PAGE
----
Sony Alpha a200 review
Performance and Handling
Whether the continuous autofocus mode is indeed 1.7x faster than the Sony Alpha A100 is something that would be difficult to measure precisely, but it certainly is fast. In good light, the camera has no problem locking onto subjects, and only slows down when moving rapidly from distant subjects to those close up. Predictably, lower light levels slow it down a touch, but it still remains fairly speedy.
Despite the anti-dust facility vibrating the sensor each time the camera is powered off, we did notice a few specks of dust on certain images. This isn’t a criticism of the anti-dust function per se, but we do question Sony’s logic of having the sensor vibrating on power-off rather than on start-up. The latter would make more sense, as it would ensure that you start off shooting with a dust-free sensor – especially if you have just changed lenses or if the camera has not been used for a period of time. The only reason I can think of as to why Sony has done this is so that it wouldn’t compromise start-up time (which, incidentally, is prompt), though we’d rather wait a touch longer for the camera to start up than risk dust and then need to post-process it out of images.
As promised, the noise coming from the mirror slapping up is a little quieter than that of the Sony Alpha A100, but it’s still a touch noisy. It is, however, a more direct, faster and less ‘lagging’ sound, and thus less intrusive.
In the past we have enjoyed using the previous Sony Alpha A100 model, but always felt that there was room for improvement in terms of its general operation and the way that certain features were accessed. Clearly Sony thought the same, with the tweaks and refinements on the A200 serving to facilitate more convenient operation.
A new Function (Fn) button sits above the main menu pad, which allows a quick access to flash, metering, autofocus, AF area, white balance and D-Range Optimiser settings. On the Sony Alpha A100, these were accessed via a secondary mode dial on the top-plate, which now features the more traditional PASM and Scene options that were previously located on the side of the shutter release. Having to rotate the dial, press the dial’s central Fn button and then use the other hand to adjust shooting parameters seemed unnecessarily complex, so this change here is most definitely welcome.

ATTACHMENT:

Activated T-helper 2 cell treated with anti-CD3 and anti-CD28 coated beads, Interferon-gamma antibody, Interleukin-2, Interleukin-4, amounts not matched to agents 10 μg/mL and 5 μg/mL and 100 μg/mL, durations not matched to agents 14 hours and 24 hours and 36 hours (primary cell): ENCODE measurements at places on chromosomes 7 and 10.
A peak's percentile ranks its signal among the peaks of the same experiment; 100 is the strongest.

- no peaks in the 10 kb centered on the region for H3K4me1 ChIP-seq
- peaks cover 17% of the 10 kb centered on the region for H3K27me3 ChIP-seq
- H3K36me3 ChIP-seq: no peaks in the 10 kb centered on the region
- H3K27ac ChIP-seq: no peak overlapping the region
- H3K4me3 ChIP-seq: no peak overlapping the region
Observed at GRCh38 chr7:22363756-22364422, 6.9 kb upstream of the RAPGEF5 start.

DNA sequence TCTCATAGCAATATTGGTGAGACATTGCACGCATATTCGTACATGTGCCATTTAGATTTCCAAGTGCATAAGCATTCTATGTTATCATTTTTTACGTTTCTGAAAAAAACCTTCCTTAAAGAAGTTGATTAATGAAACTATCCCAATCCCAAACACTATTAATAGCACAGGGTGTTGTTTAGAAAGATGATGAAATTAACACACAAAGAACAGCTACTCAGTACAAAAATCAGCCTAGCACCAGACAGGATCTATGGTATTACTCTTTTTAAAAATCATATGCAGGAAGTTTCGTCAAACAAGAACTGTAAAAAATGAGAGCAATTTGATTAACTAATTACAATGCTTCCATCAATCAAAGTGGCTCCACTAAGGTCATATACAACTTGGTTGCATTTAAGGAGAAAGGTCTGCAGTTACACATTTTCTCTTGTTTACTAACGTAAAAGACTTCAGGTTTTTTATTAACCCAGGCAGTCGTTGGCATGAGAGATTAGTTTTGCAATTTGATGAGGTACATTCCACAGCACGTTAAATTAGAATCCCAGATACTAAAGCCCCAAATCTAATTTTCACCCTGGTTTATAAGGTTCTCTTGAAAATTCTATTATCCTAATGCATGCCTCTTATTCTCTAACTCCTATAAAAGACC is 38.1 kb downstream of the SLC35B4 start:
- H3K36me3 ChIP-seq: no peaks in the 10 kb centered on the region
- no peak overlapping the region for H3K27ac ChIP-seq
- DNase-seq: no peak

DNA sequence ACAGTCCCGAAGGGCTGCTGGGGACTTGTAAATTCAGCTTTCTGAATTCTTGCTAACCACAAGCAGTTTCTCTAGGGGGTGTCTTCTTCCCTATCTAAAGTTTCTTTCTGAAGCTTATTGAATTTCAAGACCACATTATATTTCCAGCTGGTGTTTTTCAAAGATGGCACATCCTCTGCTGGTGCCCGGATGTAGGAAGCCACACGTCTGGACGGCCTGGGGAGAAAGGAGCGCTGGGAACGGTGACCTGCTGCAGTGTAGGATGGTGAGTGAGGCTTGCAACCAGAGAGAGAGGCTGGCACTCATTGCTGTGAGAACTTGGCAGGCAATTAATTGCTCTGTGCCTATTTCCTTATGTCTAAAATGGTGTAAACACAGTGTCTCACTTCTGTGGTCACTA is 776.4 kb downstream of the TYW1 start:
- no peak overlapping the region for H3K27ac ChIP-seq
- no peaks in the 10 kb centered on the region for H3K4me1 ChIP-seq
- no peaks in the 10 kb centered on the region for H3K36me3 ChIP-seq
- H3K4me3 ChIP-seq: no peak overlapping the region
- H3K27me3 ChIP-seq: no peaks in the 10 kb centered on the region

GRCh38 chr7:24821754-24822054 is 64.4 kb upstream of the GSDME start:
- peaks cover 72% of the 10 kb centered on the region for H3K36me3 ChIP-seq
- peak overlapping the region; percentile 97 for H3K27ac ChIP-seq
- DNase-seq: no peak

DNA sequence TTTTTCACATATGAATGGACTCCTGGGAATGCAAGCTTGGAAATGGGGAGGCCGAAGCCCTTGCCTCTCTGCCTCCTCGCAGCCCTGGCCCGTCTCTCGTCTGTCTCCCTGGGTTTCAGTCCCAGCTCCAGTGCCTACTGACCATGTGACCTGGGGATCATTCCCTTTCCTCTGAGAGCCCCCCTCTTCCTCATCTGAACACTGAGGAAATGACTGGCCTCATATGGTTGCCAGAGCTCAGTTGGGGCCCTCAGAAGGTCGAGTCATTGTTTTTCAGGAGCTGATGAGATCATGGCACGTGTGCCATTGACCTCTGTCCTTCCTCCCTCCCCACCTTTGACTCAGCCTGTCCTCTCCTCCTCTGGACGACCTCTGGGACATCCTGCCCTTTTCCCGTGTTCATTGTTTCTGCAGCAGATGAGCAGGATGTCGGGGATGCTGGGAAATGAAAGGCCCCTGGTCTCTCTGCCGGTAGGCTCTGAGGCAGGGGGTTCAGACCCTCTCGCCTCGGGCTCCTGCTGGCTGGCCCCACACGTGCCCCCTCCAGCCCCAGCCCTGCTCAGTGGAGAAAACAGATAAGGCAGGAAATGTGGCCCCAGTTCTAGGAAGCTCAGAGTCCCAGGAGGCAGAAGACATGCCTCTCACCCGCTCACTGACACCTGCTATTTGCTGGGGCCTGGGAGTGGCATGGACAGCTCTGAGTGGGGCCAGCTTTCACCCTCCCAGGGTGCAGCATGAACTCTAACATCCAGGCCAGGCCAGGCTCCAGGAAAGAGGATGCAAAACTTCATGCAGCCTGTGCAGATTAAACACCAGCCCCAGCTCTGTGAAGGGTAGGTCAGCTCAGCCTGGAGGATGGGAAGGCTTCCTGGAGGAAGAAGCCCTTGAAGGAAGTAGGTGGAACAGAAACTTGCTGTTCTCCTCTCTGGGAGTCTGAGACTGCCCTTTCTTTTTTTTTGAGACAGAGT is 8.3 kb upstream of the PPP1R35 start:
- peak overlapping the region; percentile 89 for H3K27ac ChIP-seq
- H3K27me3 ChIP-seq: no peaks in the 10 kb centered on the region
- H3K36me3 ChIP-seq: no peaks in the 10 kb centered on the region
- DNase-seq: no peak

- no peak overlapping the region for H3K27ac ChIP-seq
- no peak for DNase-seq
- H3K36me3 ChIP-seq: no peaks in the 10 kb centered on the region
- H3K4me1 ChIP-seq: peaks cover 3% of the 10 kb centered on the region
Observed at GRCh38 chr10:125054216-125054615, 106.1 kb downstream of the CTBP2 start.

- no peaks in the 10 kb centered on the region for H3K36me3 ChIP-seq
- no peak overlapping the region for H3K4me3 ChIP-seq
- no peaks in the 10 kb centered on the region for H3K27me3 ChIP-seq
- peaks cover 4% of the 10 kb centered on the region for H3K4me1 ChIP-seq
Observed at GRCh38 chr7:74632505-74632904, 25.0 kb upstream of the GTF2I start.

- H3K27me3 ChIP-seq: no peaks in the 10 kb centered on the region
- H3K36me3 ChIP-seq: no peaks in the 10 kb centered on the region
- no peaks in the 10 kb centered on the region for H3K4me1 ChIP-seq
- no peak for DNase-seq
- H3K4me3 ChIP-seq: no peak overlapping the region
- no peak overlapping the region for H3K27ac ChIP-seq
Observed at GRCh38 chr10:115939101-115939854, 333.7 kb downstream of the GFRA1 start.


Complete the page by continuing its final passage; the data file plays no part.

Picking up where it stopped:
You soon realise this has come at a cost, though. Repositioning the camera’s mode dial to the other side of the top-plate has allowed for a dedicated ISO button in its former place, joining the shooting mode button which was located here previously. The ISO button is hard to reach comfortably, using either finger or thumb, and the shooting mode button even more so, being positioned further away from the grip. Even when a strap isn’t in use, these two buttons aren’t exactly ‘to hand’ but rather just past it. Keeping the mode dial here would have made more sense, as its thumb and finger operation isn’t affected whether you’re using a strap or not.
Larger LCD Screen
The rear has seen a revised design to accommodate the larger Clear Photo 2.7in LCD screen, which has seen a marginal increase of 400 pixels to 230,400. Aside from this, the camera has adopted a less angular form, with the smooth and rounded contours making it feel a lot nicer in the hand. The remote socket has also been repositioned from the back to the side, and the Super SteadyShot button now lies horizontally, underneath the menu pad.
Ease of Operation
As on the Sony Alpha A100, the front command dial is recessed into the grip fairly deeply (but even more so here), and as such makes turning it a little more difficult than it could be. Also, I don’t have the largest of hands but I still found that the grip wasn’t quite large enough to offer enough purchase. At first the camera felt comfortable in my hand but after being out with it for a while, my forefinger felt squashed into the camera’s body – something I would imagine that people with either larger hands or longer nails would find even more annoying.
One downside of the Sony Alpha A100 was that the built-in flash had to be raised manually without the aid of any dedicated flash button. This had been carried over from the Dynax 5D model, and it’s unclear as to why this wasn’t initially addressed, but Sony has now provided a button to the side of the flash unit itself. In addition, the camera’s hotshoe accepts dedicated flashguns from Sony’s Alpha line as well as those from third-party manufacturers.
Dimensions and Weight
The camera has been marketed as smaller and lighter than its predecessor. To be pedantic, these changes are only within a few millimetres (with the A200 in actual fact being a little taller), and as such are barely noticeable. Granted, there’s also a 13g reduction in weight but all of these changes are so very slight and barely noticeable at best, and may have, dare I say, simply resulted as a byproduct of the camera’s manufacture.